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PinkMonkey.com Digital Library - PinkMonkey.com-David Copperfield by Charles Dickens


('I wish you were, with all my heart - and in your native country!'
said my aunt.)

'It was at that time that mama was most solicitous about my Cousin
Maldon. I had liked him': she spoke softly, but without any
hesitation: 'very much. We had been little lovers once. If
circumstances had not happened otherwise, I might have come to
persuade myself that I really loved him, and might have married
him, and been most wretched. There can be no disparity in marriage
like unsuitability of mind and purpose.'

I pondered on those words, even while I was studiously attending to
what followed, as if they had some particular interest, or some
strange application that I could not divine. 'There can be no
disparity in marriage like unsuitability of mind and purpose' -'no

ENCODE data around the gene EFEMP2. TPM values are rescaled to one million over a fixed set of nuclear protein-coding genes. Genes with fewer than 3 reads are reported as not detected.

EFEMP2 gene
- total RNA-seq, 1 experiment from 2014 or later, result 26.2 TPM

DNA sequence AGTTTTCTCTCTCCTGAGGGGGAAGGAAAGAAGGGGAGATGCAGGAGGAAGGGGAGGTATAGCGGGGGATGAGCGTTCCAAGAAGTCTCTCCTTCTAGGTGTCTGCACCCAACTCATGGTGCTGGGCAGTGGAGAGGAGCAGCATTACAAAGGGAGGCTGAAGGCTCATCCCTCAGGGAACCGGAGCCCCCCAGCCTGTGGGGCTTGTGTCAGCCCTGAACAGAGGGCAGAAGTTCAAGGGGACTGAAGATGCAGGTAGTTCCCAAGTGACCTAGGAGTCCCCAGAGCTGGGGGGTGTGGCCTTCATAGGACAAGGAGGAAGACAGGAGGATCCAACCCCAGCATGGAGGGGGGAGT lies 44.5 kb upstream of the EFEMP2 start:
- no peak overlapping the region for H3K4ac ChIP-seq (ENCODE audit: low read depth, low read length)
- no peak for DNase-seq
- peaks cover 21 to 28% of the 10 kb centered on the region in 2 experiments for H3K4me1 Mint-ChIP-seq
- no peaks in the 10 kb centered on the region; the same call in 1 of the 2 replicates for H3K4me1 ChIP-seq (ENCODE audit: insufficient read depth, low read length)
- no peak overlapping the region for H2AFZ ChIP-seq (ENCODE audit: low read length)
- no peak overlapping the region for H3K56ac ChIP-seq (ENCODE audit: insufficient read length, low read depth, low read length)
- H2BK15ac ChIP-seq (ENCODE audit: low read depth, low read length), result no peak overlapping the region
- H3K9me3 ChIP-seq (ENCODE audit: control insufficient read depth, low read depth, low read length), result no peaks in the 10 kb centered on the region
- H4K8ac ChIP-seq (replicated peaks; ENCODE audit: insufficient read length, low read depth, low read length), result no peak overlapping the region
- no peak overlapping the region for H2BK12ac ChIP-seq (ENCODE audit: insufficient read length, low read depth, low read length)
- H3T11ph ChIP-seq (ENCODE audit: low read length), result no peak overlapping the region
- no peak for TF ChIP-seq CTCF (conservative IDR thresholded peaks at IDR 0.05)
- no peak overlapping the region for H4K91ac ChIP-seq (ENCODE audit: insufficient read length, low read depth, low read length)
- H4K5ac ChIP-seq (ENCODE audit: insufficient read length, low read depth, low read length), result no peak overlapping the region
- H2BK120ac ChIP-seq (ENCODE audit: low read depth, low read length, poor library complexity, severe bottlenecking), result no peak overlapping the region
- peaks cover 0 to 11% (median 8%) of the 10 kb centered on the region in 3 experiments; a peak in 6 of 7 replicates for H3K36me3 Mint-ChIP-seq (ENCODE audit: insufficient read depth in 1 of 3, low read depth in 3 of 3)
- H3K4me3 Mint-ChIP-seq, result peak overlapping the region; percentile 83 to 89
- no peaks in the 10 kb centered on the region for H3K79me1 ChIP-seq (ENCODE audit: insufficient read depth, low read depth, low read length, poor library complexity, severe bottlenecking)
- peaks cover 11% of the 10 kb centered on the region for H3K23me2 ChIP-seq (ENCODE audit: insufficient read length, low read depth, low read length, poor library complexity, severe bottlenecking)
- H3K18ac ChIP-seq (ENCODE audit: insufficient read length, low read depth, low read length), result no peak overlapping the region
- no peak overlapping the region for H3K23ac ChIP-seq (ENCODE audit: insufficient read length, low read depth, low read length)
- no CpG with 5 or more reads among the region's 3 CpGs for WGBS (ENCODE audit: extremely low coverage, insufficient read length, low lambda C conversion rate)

disparity in marriage like unsuitability of mind and purpose.'

'There is nothing,' said Annie, 'that we have in common. I have
long found that there is nothing. If I were thankful to my husband
for no more, instead of for so much, I should be thankful to him
for having saved me from the first mistaken impulse of my
undisciplined heart.'

She stood quite still, before the Doctor, and spoke with an
earnestness that thrilled me. Yet her voice was just as quiet as
before.

'When he was waiting to be the object of your munificence, so
freely bestowed for my sake, and when I was unhappy in the
mercenary shape I was made to wear, I thought it would have become
him better to have worked his own way on. I thought that if I had
been he, I would have tried to do it, at the cost of almost any
hardship. But I thought no worse of him, until the night of his
departure for India. That night I knew he had a false and
thankless heart. I saw a double meaning, then, in Mr. Wickfield's
scrutiny of me. I perceived, for the first time, the dark
suspicion that shadowed my life.'

'Suspicion, Annie!' said the Doctor. 'No, no, no!'

'In your mind there was none, I know, my husband!' she returned.
'And when I came to you, that night, to lay down all my load of
shame and grief, and knew that I had to tell that, underneath your
roof, one of my own kindred, to whom you had been a benefactor, for
the love of me, had spoken to me words that should have found no
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PinkMonkey.com Digital Library - PinkMonkey.com-David Copperfield by Charles Dickens



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